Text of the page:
Most adults snore occasionally, but about 25 percent of the population snores several nights per week. Snoring is caused by the collapsing of the tissues in the back of the mouth and throat. The tissues relax excessively, partially block the airway, and vibrate against each other as you inhale.
Severe snoring problems can affect your breathing and your sleep quality, and they can keep your partner awake. If you snore regularly, you should seek treatment to help you and your partner sleep better. There are a wide variety of different snoring surgeries and procedures, but one of the most popular non-surgical options is injection snoreplasty. Before you decide to undergo injection snoreplasty, though, you should understand how the procedure works and what you should expect.
How the Procedure Works
The goal of injection snoreplasty is to harden up the soft palate, which is the tissue in the back of the roof of the mouth. When this tissue stiffens, it will no longer collapse over the airway and cause snoring. The procedure accomplishes this by injecting sclerosants into the soft palate.
Sclerosants are more commonly used to close varicose veins, but they’re very successful for treating the soft palate as well. The substance contains an irritant, which disrupts the space it’s injected into. It doesn’t actually harm the tissue, but it causes enough irritation that scar tissue forms, which is much tougher and stiffer than regular tissue.
It usually takes a few days to a few weeks for the scar tissue to develop enough for the patient to experience the benefits. Some people need multiple treatments to stop snoring entirely, but others are successful after just one procedure.
Benefits of Injection Snoreplasty
Injection snoreplasty is a helpful treatment for people whose snoring is caused by the vibration of the soft palate. About 80 to 85 percent of patients see an improvement in their snoring.
The results of injection snoreplasty are long-lasting and often permanent. Some snoring treatments, like mouthpieces and CPAP machines, require you to use an anti-snoring device every night. With injection snoreplasty, you only need one or two ENT appointments to start sleeping better every night. You don’t have to worry about bringing an anti-snoring device with you while you travel or sleeping uncomfortably with a mouthpiece in.
Surgical snoring treatments require general anesthesia, incisions, and a long recovery time. Injection snoreplasty is a non-surgical treatment, so the procedure and the recovery are both quick and straightforward. It only requires local anesthesia, and the entire appointment usually takes less than 30 minutes. Most people are able to go home right after the treatment and can return to work the next day.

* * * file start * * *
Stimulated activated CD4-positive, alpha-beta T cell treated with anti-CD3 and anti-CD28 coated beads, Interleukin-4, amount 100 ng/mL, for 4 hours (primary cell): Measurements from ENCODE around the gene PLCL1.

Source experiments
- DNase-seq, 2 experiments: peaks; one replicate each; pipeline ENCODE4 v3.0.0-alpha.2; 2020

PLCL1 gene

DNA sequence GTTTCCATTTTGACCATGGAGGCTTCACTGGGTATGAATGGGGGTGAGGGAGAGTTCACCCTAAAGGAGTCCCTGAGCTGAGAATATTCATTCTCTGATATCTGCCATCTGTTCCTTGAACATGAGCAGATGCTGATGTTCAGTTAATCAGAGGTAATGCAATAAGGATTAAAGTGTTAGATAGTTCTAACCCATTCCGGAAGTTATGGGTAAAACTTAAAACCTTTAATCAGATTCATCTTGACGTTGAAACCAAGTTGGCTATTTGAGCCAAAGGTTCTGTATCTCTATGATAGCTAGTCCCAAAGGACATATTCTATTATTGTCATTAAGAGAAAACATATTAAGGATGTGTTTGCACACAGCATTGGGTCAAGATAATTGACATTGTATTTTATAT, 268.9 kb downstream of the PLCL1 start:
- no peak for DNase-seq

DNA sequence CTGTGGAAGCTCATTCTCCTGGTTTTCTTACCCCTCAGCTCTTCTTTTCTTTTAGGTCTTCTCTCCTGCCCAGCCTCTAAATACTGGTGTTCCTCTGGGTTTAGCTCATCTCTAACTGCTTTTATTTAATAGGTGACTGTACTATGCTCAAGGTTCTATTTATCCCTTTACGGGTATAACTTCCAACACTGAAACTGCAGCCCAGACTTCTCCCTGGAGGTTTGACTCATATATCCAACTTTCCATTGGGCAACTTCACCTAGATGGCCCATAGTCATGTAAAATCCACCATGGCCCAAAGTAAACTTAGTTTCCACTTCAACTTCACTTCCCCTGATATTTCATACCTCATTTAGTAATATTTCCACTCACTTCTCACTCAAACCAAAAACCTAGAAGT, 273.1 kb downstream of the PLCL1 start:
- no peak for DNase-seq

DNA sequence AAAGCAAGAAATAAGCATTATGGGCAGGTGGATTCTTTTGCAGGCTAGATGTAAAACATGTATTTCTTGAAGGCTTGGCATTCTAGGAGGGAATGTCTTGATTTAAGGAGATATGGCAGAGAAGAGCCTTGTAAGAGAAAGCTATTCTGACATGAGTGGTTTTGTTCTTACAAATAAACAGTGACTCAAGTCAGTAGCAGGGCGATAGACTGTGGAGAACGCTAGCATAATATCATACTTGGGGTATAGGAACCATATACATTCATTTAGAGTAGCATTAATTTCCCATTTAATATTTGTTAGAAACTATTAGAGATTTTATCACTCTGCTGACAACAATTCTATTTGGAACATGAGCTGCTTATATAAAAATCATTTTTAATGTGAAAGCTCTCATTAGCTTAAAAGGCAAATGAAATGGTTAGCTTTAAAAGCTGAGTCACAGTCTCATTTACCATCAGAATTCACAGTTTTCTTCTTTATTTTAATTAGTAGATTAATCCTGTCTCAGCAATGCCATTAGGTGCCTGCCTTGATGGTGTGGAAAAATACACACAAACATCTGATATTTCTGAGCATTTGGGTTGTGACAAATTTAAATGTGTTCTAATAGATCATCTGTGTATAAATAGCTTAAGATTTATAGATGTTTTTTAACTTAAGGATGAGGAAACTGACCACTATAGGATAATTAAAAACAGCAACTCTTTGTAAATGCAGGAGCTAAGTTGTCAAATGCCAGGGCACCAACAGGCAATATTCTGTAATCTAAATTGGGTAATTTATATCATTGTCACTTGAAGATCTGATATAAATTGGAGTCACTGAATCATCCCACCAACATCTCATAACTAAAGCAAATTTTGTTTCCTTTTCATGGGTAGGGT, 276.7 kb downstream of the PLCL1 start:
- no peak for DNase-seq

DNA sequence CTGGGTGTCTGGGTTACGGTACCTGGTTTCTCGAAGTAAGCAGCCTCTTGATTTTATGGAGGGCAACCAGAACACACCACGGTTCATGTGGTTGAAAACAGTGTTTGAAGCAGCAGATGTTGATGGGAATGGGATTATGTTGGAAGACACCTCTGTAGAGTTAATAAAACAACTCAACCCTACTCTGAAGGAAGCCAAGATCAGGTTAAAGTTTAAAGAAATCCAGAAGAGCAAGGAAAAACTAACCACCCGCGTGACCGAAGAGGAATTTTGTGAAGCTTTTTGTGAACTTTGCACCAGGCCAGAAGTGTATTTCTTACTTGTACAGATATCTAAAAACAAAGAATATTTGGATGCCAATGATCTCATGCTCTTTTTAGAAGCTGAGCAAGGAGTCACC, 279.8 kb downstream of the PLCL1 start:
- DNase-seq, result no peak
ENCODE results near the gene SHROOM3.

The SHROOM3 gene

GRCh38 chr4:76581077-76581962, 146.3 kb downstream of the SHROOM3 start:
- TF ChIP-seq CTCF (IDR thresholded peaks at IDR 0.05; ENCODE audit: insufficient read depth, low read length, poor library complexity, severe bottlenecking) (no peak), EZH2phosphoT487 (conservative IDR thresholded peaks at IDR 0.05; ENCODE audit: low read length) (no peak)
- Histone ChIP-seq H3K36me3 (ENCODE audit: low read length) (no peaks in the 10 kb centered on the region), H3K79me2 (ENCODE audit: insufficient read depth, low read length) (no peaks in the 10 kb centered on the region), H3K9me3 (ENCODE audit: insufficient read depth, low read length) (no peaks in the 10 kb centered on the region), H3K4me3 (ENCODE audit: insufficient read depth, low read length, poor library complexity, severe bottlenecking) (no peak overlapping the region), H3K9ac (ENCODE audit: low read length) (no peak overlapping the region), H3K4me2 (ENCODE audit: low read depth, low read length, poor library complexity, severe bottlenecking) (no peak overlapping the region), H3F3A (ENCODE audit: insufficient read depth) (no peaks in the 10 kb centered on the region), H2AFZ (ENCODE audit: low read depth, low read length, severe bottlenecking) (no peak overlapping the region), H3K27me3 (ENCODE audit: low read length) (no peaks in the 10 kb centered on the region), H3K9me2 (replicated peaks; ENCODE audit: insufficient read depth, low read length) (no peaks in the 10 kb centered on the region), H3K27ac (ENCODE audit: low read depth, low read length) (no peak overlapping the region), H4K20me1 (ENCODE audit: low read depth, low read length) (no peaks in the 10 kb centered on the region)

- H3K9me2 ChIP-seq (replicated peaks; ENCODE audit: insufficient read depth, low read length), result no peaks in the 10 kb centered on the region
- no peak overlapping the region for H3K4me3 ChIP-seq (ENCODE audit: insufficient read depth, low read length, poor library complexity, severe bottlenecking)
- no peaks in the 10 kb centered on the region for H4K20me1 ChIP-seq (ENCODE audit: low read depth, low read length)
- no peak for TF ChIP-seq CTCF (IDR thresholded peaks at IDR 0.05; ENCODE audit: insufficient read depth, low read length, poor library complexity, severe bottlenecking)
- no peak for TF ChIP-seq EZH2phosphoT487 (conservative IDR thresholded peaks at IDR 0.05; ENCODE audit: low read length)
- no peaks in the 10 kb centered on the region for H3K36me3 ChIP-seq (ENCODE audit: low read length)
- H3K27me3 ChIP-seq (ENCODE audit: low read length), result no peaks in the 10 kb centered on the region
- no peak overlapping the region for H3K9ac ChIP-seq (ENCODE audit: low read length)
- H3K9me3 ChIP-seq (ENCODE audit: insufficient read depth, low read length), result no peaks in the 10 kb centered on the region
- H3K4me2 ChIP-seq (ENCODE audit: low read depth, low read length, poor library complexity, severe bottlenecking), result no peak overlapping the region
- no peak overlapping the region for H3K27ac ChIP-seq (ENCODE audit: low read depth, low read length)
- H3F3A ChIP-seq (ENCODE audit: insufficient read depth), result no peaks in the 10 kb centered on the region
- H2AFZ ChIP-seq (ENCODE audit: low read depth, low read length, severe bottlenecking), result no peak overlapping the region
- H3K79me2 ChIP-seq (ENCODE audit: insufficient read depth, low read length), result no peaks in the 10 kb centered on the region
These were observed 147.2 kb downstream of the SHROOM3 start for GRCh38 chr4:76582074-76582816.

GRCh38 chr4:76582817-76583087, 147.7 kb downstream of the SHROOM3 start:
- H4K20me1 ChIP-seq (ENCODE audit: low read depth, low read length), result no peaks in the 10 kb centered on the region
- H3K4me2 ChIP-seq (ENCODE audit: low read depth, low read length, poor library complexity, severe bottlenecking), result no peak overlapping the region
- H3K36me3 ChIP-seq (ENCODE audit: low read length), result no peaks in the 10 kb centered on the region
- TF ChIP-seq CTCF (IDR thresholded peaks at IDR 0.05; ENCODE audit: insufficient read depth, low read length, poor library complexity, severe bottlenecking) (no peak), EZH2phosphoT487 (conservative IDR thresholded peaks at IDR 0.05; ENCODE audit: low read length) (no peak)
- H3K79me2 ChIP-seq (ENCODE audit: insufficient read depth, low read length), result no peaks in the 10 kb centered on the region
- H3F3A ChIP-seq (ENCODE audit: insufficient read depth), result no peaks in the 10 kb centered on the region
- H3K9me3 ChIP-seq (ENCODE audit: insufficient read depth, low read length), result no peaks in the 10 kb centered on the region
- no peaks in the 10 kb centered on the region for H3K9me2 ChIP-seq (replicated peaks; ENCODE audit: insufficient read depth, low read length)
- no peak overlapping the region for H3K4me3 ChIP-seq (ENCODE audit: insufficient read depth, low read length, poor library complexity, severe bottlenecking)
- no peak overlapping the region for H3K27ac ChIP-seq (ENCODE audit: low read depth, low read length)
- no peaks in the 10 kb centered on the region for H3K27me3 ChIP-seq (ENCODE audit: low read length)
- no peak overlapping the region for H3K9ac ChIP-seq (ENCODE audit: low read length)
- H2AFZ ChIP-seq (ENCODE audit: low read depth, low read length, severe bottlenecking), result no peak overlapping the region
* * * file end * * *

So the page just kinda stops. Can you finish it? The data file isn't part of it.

Injection snoreplasty is relatively painless, too. Some patients feel slight irritation or discomfort in their mouth or throat for a few days, but it goes away quickly. Because it’s a fairly simple procedure, it also is less expensive than some other snoring surgeries. Snoring treatments aren’t often covered by health insurance, so cost is an important factor for most patients.
What to Expect During the Procedure
Before you undergo injection snoreplasty, you’ll meet with your ENT for an exam. Your doctor will make sure you’re a good candidate for the treatment. The soft palate isn’t the source of snoring for everyone, and the procedure is only successful for those who snore because of their soft palate.
When your return to your doctor for the procedure, they’ll begin by numbing your soft palate with a local anesthetic. Once the anesthetic kicks in, they’ll inject the sclerosant. Most people receive between one and three injections, but it depends on the size of the soft palate and how much scar tissue needs to form for it to stiffen.
As long as you don’t have an adverse reaction to the sclerosant, you can go home or even back to work right after the procedure. Some discomfort and irritation is normal after the treatment, so most people take the rest of the day off to rest. Your doctor may prescribe pain medication to help with the discomfort, but over-the-counter painkillers are usually all that’s needed. Throat sprays, cough drops, and tea with honey can help with soreness and irritation. Minor swelling is normal for a few days after the treatment, too.
You should have a follow-up appointment with your doctor after a few weeks to see if the treatment is working. Your doctor will examine the scar tissue and determine whether or not you’d benefit from another treatment. The more treatments you have, the more scar tissue will build up around your soft palate.
Dr. Rubinstein is one of the top ENT doctors in New York. He completed a prestigious fellowship at the University of South Florida, and he currently serves as an assistant professor at the New York-Presbyterian Hospital. Dr. Rubinstein founded the Hudson Valley Sinus Center and has more than 15 years of experience in private practice. He performs injection snoreplasty and other snoring and sinus treatments for patients throughout New York